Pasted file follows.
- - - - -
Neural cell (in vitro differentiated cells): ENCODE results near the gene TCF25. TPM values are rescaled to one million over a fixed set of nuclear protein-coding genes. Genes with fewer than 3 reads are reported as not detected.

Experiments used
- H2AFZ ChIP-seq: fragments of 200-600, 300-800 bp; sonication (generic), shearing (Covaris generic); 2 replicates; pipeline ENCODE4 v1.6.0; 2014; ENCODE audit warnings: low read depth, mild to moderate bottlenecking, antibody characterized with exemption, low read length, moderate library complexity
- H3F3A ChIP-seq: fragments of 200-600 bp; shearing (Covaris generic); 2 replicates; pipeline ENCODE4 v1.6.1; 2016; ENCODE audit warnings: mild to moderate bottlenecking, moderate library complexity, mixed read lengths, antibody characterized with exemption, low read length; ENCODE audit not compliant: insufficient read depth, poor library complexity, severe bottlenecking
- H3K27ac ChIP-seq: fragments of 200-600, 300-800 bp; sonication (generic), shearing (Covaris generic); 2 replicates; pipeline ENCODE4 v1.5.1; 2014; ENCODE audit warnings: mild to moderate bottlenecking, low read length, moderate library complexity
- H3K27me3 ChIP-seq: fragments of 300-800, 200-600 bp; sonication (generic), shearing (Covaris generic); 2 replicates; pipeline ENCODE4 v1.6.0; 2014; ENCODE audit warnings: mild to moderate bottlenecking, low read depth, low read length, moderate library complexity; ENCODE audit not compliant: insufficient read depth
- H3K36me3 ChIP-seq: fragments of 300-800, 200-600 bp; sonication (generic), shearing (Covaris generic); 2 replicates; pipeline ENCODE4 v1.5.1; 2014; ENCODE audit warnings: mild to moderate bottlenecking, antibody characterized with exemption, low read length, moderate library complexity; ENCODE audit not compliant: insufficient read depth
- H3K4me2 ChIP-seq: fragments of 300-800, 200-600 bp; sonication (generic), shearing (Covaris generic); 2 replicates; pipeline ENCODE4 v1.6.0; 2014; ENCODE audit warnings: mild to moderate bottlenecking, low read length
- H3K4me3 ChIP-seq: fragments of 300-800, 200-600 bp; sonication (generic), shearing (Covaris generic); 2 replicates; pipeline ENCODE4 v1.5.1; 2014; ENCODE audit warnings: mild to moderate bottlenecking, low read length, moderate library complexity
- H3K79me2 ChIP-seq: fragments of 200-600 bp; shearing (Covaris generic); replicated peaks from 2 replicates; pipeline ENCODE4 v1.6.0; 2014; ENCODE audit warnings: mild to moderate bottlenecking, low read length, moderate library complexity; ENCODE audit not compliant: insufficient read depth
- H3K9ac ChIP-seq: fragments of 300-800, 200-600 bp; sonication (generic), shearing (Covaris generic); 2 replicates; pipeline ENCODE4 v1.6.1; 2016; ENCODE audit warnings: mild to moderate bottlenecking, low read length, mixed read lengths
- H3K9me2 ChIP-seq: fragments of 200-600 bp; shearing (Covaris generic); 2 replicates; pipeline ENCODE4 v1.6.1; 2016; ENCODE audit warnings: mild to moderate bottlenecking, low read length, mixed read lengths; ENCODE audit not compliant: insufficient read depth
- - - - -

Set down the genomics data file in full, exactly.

Neural cell (in vitro differentiated cells): ENCODE results near the gene TCF25. TPM values are rescaled to one million over a fixed set of nuclear protein-coding genes. Genes with fewer than 3 reads are reported as not detected.

Experiments used
- H2AFZ ChIP-seq: fragments of 200-600, 300-800 bp; sonication (generic), shearing (Covaris generic); 2 replicates; pipeline ENCODE4 v1.6.0; 2014; ENCODE audit warnings: low read depth, mild to moderate bottlenecking, antibody characterized with exemption, low read length, moderate library complexity
- H3F3A ChIP-seq: fragments of 200-600 bp; shearing (Covaris generic); 2 replicates; pipeline ENCODE4 v1.6.1; 2016; ENCODE audit warnings: mild to moderate bottlenecking, moderate library complexity, mixed read lengths, antibody characterized with exemption, low read length; ENCODE audit not compliant: insufficient read depth, poor library complexity, severe bottlenecking
- H3K27ac ChIP-seq: fragments of 200-600, 300-800 bp; sonication (generic), shearing (Covaris generic); 2 replicates; pipeline ENCODE4 v1.5.1; 2014; ENCODE audit warnings: mild to moderate bottlenecking, low read length, moderate library complexity
- H3K27me3 ChIP-seq: fragments of 300-800, 200-600 bp; sonication (generic), shearing (Covaris generic); 2 replicates; pipeline ENCODE4 v1.6.0; 2014; ENCODE audit warnings: mild to moderate bottlenecking, low read depth, low read length, moderate library complexity; ENCODE audit not compliant: insufficient read depth
- H3K36me3 ChIP-seq: fragments of 300-800, 200-600 bp; sonication (generic), shearing (Covaris generic); 2 replicates; pipeline ENCODE4 v1.5.1; 2014; ENCODE audit warnings: mild to moderate bottlenecking, antibody characterized with exemption, low read length, moderate library complexity; ENCODE audit not compliant: insufficient read depth
- H3K4me2 ChIP-seq: fragments of 300-800, 200-600 bp; sonication (generic), shearing (Covaris generic); 2 replicates; pipeline ENCODE4 v1.6.0; 2014; ENCODE audit warnings: mild to moderate bottlenecking, low read length
- H3K4me3 ChIP-seq: fragments of 300-800, 200-600 bp; sonication (generic), shearing (Covaris generic); 2 replicates; pipeline ENCODE4 v1.5.1; 2014; ENCODE audit warnings: mild to moderate bottlenecking, low read length, moderate library complexity
- H3K79me2 ChIP-seq: fragments of 200-600 bp; shearing (Covaris generic); replicated peaks from 2 replicates; pipeline ENCODE4 v1.6.0; 2014; ENCODE audit warnings: mild to moderate bottlenecking, low read length, moderate library complexity; ENCODE audit not compliant: insufficient read depth
- H3K9ac ChIP-seq: fragments of 300-800, 200-600 bp; sonication (generic), shearing (Covaris generic); 2 replicates; pipeline ENCODE4 v1.6.1; 2016; ENCODE audit warnings: mild to moderate bottlenecking, low read length, mixed read lengths
- H3K9me2 ChIP-seq: fragments of 200-600 bp; shearing (Covaris generic); 2 replicates; pipeline ENCODE4 v1.6.1; 2016; ENCODE audit warnings: mild to moderate bottlenecking, low read length, mixed read lengths; ENCODE audit not compliant: insufficient read depth